The Stanford Graduate School of Business, or Stanford GSB, is located on the eastern side of Stanford University’s campus in Palo Alto, California. Stanford’s MBA program is known for its small size, which creates an intimate academic setting. Due in part to its close proximity to Silicon Valley, the school is also well recognized for its strengths in entrepreneurship and the high-tech industry. The MBA program places a noted focus on fostering positive change, as evidenced by its motto, “Change lives. Change organizations. Change the world.”
Stanford GSB admissions has hired Kirsten Moss as the new assistant dean of admissions to replace Derrick Bolton.Despite this change in leadership at Stanford GSB admissions, there will not be much changes made to the Stanford GSB application this year. The essays and recommendations will remain the same from the 2016-2017 application cycle.
Admission to Stanford GSB’s MBA program is highly competitive—8,116 MBA hopefuls applied to the Class of 2018, and the school admitted slightly over 6% of these applicants. The average GMAT score among the 417 students enrolled in this class is 737, though scores ranged from 590 to 790. The overall GPA for the class averaged 3.73.
Here, IMS helps you crack the code for creating a successful Stanford Graduate School of Business application for the 2018 intake:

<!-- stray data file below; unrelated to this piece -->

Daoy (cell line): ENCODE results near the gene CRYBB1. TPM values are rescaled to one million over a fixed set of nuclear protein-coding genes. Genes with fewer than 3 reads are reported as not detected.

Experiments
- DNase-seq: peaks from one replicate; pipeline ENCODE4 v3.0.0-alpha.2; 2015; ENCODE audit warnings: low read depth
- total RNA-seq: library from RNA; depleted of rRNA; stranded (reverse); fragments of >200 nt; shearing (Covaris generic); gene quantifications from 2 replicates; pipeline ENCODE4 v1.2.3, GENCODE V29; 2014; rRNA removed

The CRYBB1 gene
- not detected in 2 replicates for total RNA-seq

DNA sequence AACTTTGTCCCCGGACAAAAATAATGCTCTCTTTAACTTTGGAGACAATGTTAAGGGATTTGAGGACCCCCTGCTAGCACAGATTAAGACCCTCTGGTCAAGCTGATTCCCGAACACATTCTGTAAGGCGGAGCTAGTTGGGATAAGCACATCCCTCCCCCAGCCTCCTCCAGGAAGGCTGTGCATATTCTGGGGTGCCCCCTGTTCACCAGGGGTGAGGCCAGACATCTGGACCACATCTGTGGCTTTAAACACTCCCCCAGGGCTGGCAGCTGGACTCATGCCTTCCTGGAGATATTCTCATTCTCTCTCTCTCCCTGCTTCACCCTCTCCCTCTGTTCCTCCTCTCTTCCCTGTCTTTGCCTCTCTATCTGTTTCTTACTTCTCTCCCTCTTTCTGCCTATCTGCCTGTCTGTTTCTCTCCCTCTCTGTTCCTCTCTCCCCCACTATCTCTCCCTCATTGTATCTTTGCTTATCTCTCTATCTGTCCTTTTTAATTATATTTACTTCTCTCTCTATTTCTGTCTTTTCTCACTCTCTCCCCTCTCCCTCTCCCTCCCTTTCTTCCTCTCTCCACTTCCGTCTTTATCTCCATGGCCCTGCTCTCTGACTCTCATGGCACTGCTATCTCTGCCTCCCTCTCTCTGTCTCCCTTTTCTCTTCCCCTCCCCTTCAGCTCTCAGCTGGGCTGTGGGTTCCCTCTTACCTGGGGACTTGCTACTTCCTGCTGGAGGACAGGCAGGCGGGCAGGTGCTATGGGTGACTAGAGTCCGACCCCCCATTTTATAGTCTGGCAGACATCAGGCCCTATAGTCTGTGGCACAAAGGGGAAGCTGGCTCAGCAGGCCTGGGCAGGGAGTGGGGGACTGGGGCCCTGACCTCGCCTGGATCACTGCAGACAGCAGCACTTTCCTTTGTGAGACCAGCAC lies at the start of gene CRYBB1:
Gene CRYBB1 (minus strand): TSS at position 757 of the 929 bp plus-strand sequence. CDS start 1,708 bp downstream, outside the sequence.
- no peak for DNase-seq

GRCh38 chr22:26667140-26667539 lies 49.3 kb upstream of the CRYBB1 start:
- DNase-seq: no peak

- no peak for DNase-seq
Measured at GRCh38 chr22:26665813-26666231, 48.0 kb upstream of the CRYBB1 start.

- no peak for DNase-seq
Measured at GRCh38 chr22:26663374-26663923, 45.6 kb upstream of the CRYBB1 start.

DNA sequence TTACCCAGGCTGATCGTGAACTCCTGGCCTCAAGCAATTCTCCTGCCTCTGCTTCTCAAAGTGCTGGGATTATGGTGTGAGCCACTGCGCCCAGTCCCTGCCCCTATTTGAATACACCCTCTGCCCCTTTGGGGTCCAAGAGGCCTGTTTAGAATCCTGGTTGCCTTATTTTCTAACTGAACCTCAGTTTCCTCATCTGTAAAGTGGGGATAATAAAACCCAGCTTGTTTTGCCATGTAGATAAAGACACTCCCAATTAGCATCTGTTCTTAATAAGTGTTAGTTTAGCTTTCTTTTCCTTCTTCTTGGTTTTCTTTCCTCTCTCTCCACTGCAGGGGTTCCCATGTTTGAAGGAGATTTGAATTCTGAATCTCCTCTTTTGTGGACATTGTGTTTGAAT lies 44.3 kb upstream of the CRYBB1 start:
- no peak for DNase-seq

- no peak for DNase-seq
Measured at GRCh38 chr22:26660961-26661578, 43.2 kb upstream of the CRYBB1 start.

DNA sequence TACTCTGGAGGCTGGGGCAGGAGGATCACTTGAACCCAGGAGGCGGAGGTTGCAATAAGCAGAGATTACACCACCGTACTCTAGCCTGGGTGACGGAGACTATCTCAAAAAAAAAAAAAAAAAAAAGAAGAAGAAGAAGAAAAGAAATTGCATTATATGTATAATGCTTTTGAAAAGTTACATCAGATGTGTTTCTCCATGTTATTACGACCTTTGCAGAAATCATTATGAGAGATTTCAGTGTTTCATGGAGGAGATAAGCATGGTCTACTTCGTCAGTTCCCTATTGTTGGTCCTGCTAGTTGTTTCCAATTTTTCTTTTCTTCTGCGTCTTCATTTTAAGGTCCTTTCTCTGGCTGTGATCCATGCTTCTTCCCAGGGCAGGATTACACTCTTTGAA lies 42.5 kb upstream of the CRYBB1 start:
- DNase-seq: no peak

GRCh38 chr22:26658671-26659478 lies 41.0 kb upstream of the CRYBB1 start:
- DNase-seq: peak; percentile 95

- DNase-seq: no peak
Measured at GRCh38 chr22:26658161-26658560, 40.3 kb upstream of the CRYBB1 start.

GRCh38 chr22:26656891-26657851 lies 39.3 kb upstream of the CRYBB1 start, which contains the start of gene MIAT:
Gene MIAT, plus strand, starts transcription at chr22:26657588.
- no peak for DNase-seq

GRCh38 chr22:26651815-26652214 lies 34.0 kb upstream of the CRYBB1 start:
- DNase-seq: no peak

This is the classic Stanford GSB essay question. If you want to enter into the MBA Class of 2020, you will need to find your answer to it.The first essay question is famous in the MBA world as both particularly insightful and particularly tough to answer. Stanford GSB suggests using the majority of your word total – about 750 words – to answer this question. That alone should indicate the importance of the question. In our experience, the best answers to this question come from both the heart and the head. The two combined will allow you to tell your story about what matters most. To effectively answer this prompt:
Commit time to self-reflection: In sharing tips for this essay, Stanford GSB admissions officials repeatedly emphasize writing from the heart after deep self-examination.